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Resilience Implementation Framework

Home tool-and-resource Forestry and tree health resources Resilience Implementation Framework

Resilience is an important concept and shared goal among policymakers and practitioners. Interest in how to achieve resilience has increased in recent years as managers of trees, woodlands and forests have grappled with growing uncertainties related to climate change, pests and diseases, as well as other threats. However, it can be a challenge to decide what action to take as a common understanding of what resilience means and how to go about resilience planning is lacking. 

The Resilience Implementation Framework has been designed to provide a structured way to think and plan at different levels, whether strategic, tactical or operational, and to help identify suitable management actions. It provides a way of achieving a common understanding and identifying potential actions for a specific set of circumstances. It is specifically targeted at implementing resilience for trees, woodlands and forests but the steps can also be applied to organisations or larger landscape settings.

In trials it was found that the process of working through the Framework as a group was a successful way to bring in fresh ideas and create shared goals. Therefore, specific advice is provided throughout for those seeking to facilitate such discussions.

The Resilience Implementation Framework is available through either webpage steps or as a downloadable pdf. Under further resources you will also find a guiding questions template and a glossary. The Resilience Implementation Framework was developed with support from Defra’s Future Proofing Plant Health programme.

The Framework is made up of five steps:

  1. Define the system
  2. Identify threats to the system
  3. Identify the level of acceptable change
  4. Identify the desired pathway and related management actions
  5. Monitor and learn

The key points underpinning the Framework are:

  • The five steps in the Framework ask questions and provide example responses as prompts to thinking and planning. The steps have been trialled using case studies with forest managers, conservation organisations and policymakers interested in resilience across a range of different settings. Examples of the responses from these users are shown throughout. The trials showed that the focus of the resilience planning and the possible actions vary for a range of reasons (e.g. depending on the size of the area being considered, management objectives and local context).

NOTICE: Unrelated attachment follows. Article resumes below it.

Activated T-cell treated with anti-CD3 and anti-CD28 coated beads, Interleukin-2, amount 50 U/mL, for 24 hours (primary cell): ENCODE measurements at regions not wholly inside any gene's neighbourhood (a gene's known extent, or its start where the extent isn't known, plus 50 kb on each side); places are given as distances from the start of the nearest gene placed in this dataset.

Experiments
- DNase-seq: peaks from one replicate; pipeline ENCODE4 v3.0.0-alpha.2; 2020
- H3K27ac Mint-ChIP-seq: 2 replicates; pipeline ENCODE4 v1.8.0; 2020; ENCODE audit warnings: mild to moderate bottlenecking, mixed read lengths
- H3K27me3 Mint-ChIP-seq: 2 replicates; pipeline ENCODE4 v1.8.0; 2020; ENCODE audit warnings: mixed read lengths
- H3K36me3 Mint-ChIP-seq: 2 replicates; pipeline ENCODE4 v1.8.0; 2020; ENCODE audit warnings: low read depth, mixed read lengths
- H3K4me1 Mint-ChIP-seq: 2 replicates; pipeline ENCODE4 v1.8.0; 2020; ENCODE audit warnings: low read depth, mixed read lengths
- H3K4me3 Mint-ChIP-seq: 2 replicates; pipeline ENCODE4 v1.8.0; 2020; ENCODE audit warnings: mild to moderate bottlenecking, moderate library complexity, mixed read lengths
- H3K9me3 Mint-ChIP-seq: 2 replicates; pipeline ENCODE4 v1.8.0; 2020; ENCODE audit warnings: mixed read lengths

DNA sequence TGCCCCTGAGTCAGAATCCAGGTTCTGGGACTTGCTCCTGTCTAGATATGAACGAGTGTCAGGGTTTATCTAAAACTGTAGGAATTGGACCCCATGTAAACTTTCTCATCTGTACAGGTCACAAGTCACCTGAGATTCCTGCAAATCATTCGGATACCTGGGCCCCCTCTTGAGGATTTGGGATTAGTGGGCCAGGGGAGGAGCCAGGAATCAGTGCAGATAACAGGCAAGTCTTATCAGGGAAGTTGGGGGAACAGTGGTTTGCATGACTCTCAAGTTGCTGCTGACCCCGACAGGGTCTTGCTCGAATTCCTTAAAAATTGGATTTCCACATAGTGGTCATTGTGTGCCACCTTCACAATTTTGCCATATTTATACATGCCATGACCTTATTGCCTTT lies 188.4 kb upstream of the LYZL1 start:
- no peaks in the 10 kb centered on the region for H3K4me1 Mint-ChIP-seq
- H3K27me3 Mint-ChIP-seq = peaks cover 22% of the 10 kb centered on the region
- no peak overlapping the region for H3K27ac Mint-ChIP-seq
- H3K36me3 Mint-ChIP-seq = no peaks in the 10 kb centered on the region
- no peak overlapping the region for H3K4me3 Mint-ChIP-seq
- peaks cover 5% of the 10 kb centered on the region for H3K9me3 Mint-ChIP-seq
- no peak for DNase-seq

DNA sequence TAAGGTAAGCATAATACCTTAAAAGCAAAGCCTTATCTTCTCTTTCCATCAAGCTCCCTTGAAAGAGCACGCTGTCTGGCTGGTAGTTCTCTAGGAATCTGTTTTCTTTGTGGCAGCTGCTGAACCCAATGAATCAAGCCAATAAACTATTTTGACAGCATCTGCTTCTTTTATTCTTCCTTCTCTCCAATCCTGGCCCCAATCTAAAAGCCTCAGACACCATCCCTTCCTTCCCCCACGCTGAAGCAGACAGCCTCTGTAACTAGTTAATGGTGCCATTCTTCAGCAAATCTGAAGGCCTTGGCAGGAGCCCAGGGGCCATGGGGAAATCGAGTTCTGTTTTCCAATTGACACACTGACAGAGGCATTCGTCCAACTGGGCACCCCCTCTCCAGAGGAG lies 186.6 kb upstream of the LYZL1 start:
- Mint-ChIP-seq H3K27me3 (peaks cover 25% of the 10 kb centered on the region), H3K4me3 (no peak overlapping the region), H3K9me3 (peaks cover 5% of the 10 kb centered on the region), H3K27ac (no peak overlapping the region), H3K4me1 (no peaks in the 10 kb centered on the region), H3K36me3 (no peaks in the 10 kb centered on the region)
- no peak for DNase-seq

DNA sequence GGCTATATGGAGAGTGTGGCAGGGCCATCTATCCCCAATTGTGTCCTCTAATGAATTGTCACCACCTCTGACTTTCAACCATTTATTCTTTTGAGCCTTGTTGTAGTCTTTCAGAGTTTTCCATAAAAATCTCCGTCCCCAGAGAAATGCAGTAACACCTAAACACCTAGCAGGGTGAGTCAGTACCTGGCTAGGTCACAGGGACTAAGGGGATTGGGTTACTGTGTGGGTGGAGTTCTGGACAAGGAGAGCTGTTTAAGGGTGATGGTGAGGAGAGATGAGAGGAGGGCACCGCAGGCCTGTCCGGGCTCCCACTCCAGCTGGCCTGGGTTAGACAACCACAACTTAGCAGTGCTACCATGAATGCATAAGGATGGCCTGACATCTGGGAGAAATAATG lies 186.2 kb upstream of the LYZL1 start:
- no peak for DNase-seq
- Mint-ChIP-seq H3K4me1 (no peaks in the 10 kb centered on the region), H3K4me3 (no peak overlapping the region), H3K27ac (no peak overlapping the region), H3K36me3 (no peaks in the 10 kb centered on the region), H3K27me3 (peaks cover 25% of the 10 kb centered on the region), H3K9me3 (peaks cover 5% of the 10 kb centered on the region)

• Those involved in resilience planning need to work together to develop a common understanding around resilience. This Framework can facilitate those conversations.
  • Resilience does not usually require completely new thinking. It is more likely to involve bringing together existing ideas and priorities, and working through these in a joined-up, step-by-step way. A blank worksheet with the key questions related to each framework step is available in further resources.
  • Resilience can be achieved through a set of actions that help with resisting, recovering or adapting to threats. A fourth situation (transformation) can sometimes also occur which can be positive or negative. How these responses are prioritised will depend on the woodland, trees or area of interest.

Who should use this framework?

This Framework is aimed at managers of trees, woodlands and forests, as well as other stakeholders with an interest in these habitats (e.g. policymakers, community groups). It applies across a range of management objectives and a diversity of settings, from urban amenity trees to ancient woodlands to commercial plantations. It can be tailored to a range of spatial scales from local to national, and to a range of timescales. The Framework steps can also be applied by related businesses and organisations such as sawmills and nurseries.

When and where is it useful?

The Framework may be useful in various contexts:

  • Facilitating planning within an organisation, or discussions between organisations (including those who may have differing priorities);
  • Considering ways of enhancing the resilience of trees, woodlands and forests;
  • Reacting to concern about increasing threats, e.g. tree pests and diseases;
  • Responding to an organisational drive to focus on resilience;
  • Demonstrating planning for resilience to internal or external stakeholders;
  • Exploring the resilience concept, challenging current thinking and reassessing perspectives.

The Framework is designed to be valuable for people interested in resilience across a range of different settings and in relation to different types of threats. The text below shows how it can link with wider policy, using tree health in England as an example:

The key recent tree health document is Defra's Tree Health Resilience Strategy (THRS). This describes policy objectives to protect England's tree population from pest and disease threats. It sets out the reasoning and the strategy for building resilience, including actions to resist, respond to, recover from, and adapt to these threats. The identification of actions in the THRS relates closely to Step 4 of this Framework.

The Framework can be used to support implementing the THRS. It helps to encourage a joined-up process for thinking about resilience (Behavioural goal 5) and to identifying the most appropriate actions to take (Chapter 6 of the THRS). Those with a focus on tree health should also consult the THRS for potential actions and the rationale for focusing on resilience in relation to pests and diseases.

Other strategies will provide equivalent context for those focussing on other threats or trees, woodlands and forests in other countries.

Authors
Forest Research: Francesca Boyd, James Robinson, Mariella Marzano, Kevin WattsChris Quine
JNCC: Paul Woodcock

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